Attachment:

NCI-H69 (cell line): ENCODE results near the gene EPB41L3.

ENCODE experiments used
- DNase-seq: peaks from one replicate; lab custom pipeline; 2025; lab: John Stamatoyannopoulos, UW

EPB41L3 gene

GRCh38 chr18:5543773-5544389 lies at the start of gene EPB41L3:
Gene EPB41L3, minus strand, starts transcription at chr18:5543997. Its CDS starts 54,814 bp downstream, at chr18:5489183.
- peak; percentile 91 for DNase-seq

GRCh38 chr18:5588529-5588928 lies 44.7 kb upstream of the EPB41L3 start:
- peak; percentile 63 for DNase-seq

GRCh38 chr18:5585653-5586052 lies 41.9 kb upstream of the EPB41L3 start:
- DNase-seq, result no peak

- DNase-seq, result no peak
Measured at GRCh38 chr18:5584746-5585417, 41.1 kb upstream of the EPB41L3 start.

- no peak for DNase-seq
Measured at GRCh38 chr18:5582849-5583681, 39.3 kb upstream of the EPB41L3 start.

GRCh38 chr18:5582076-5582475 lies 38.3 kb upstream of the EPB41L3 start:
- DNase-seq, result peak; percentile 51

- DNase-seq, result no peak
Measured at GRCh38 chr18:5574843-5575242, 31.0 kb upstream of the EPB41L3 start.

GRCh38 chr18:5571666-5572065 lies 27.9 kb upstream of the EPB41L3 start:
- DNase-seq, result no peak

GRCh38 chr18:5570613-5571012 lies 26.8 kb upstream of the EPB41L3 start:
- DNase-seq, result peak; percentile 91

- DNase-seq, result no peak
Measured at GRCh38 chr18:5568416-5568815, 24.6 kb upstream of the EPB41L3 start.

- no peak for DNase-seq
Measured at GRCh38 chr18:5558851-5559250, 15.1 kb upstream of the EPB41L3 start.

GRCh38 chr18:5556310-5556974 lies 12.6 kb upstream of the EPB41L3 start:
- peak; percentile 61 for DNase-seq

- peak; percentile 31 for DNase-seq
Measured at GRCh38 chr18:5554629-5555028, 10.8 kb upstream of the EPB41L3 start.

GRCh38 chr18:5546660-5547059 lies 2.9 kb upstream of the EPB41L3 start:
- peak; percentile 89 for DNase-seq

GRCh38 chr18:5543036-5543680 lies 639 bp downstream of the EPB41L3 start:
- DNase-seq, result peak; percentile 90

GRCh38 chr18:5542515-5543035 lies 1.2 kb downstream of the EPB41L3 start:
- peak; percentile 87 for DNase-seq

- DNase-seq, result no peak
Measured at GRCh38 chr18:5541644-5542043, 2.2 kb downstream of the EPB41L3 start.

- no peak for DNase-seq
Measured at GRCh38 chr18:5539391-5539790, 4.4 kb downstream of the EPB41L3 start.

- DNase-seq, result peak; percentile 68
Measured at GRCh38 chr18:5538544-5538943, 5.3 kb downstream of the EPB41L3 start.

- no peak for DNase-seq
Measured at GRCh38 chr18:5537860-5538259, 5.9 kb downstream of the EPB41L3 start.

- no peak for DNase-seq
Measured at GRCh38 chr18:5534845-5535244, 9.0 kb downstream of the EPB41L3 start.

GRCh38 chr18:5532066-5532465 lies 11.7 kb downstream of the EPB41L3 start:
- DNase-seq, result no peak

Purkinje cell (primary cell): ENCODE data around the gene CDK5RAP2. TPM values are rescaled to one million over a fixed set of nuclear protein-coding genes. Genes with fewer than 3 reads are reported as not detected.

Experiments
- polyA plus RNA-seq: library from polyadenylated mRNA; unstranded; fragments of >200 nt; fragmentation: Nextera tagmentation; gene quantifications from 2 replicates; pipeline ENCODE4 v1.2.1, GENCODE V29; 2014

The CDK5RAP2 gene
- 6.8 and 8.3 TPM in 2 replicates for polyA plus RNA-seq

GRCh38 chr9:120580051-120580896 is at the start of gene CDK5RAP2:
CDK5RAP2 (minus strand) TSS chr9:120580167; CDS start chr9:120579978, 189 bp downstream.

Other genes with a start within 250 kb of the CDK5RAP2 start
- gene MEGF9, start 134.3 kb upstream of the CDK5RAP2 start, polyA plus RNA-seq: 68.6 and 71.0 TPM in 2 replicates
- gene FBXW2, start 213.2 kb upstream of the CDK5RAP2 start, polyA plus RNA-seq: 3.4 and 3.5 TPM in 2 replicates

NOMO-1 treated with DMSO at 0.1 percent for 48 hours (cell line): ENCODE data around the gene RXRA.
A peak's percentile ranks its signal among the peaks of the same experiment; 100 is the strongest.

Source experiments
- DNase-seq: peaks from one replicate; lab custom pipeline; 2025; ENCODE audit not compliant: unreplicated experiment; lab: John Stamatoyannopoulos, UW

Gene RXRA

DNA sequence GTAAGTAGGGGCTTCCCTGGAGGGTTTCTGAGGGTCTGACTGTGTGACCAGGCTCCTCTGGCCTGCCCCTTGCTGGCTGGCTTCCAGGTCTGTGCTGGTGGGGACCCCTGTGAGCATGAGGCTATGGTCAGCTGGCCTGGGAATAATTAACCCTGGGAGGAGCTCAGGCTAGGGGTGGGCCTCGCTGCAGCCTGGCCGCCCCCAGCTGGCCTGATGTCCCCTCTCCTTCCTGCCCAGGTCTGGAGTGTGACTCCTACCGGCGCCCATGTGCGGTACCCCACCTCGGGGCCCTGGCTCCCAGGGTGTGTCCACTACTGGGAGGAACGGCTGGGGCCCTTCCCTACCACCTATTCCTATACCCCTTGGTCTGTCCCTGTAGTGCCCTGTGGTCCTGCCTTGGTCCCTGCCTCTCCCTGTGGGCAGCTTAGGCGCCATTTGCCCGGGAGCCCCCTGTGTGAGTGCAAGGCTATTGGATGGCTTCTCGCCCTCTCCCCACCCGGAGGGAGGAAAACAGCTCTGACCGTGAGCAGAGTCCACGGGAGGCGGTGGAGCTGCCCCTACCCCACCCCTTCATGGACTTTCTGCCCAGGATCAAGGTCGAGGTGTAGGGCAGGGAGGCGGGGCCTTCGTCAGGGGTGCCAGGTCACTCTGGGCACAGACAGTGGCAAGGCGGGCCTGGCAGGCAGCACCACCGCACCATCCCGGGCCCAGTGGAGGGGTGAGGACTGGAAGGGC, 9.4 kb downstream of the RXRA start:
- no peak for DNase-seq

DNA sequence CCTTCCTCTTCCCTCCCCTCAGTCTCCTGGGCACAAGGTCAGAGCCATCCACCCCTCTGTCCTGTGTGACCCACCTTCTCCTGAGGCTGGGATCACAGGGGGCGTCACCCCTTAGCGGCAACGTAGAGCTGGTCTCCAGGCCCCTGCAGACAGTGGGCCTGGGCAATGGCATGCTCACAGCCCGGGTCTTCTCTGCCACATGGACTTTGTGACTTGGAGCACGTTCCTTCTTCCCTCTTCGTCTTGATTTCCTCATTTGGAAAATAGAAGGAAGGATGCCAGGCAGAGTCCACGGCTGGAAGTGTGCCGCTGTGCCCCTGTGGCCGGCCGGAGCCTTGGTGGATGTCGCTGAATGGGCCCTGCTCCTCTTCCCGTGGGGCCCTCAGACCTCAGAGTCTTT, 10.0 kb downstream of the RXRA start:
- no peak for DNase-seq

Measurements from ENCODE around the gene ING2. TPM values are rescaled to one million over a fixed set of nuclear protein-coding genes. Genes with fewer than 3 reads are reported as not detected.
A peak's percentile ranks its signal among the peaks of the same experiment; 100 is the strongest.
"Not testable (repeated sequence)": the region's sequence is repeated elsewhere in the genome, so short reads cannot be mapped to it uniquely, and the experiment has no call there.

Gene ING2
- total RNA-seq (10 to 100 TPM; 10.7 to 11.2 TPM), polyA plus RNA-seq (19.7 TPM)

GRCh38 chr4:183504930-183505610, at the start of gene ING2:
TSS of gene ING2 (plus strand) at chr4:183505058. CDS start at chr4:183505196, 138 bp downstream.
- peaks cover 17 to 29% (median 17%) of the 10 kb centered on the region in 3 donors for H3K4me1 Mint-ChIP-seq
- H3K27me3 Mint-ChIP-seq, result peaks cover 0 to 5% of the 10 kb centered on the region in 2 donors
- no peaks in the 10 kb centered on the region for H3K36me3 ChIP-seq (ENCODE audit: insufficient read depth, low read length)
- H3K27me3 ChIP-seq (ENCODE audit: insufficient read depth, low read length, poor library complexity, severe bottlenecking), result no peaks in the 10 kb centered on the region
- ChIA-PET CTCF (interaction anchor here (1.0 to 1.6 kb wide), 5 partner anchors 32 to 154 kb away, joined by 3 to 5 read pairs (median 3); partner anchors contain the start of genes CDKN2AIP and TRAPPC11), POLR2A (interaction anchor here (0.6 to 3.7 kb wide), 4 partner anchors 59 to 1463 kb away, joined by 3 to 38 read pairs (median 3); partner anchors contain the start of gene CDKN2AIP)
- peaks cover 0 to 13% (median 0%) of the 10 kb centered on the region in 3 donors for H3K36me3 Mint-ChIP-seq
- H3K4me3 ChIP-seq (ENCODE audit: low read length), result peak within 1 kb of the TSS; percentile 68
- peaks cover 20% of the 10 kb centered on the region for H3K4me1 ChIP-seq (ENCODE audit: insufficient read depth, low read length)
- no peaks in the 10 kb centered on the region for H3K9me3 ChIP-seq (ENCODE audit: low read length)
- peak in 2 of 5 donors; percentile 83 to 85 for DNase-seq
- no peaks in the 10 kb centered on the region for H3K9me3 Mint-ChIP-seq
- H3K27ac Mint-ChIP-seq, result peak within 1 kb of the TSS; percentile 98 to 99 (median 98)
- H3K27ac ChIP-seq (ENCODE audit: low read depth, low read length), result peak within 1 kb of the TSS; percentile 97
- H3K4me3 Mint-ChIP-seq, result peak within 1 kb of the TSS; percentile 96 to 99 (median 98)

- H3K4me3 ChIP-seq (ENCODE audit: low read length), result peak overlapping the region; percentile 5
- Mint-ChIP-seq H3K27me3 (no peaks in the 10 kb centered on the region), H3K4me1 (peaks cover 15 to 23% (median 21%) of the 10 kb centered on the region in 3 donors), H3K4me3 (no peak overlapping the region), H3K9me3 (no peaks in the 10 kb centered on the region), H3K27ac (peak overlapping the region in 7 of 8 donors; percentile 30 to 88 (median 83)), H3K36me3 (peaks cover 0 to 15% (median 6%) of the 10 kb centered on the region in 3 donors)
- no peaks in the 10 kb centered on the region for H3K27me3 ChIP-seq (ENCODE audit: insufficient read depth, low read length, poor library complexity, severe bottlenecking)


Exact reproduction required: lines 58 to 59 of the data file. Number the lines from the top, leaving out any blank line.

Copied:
- gene MEGF9, start 134.3 kb upstream of the CDK5RAP2 start, polyA plus RNA-seq: 68.6 and 71.0 TPM in 2 replicates
- gene FBXW2, start 213.2 kb upstream of the CDK5RAP2 start, polyA plus RNA-seq: 3.4 and 3.5 TPM in 2 replicates